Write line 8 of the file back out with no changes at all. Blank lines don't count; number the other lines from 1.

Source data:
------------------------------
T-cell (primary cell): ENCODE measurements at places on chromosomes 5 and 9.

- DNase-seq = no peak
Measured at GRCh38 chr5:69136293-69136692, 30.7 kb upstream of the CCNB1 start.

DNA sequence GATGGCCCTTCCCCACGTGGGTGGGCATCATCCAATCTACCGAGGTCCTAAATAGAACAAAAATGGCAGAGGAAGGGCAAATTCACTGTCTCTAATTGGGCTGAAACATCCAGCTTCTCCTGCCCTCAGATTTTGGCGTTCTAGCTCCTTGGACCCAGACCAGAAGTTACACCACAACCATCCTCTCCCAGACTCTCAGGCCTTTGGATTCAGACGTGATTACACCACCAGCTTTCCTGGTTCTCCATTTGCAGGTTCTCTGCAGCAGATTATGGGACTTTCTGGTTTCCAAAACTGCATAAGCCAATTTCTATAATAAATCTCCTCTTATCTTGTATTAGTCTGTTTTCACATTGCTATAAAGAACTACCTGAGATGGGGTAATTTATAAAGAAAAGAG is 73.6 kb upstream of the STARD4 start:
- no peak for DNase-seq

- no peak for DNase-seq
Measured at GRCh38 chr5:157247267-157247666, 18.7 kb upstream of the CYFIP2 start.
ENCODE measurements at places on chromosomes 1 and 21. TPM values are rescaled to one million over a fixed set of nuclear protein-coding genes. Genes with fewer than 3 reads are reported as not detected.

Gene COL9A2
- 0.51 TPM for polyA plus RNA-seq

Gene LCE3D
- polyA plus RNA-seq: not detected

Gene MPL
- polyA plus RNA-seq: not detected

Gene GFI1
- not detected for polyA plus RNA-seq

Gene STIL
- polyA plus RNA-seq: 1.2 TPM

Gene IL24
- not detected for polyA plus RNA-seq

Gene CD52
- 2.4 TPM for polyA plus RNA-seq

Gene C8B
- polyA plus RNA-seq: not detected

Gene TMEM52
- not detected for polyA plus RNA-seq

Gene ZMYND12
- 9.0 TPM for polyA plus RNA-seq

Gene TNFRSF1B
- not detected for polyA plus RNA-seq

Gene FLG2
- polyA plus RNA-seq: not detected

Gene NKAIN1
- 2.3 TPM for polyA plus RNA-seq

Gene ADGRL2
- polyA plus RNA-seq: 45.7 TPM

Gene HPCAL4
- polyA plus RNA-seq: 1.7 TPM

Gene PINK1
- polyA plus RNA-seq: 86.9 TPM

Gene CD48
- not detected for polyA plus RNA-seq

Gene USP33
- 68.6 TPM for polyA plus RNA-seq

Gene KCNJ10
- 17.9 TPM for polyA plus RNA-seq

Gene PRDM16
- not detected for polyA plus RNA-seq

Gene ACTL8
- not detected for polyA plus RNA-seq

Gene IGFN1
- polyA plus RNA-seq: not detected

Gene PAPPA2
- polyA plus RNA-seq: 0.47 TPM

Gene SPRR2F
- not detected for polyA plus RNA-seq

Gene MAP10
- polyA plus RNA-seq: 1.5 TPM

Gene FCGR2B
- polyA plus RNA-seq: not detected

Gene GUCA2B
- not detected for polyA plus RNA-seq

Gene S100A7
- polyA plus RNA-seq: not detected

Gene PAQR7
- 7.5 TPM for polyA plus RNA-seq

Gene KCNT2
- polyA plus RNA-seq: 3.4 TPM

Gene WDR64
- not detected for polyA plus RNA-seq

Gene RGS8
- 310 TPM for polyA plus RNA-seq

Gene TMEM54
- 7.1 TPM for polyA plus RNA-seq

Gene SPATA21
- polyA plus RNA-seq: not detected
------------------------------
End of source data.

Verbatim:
ENCODE measurements at places on chromosomes 1 and 21. TPM values are rescaled to one million over a fixed set of nuclear protein-coding genes. Genes with fewer than 3 reads are reported as not detected.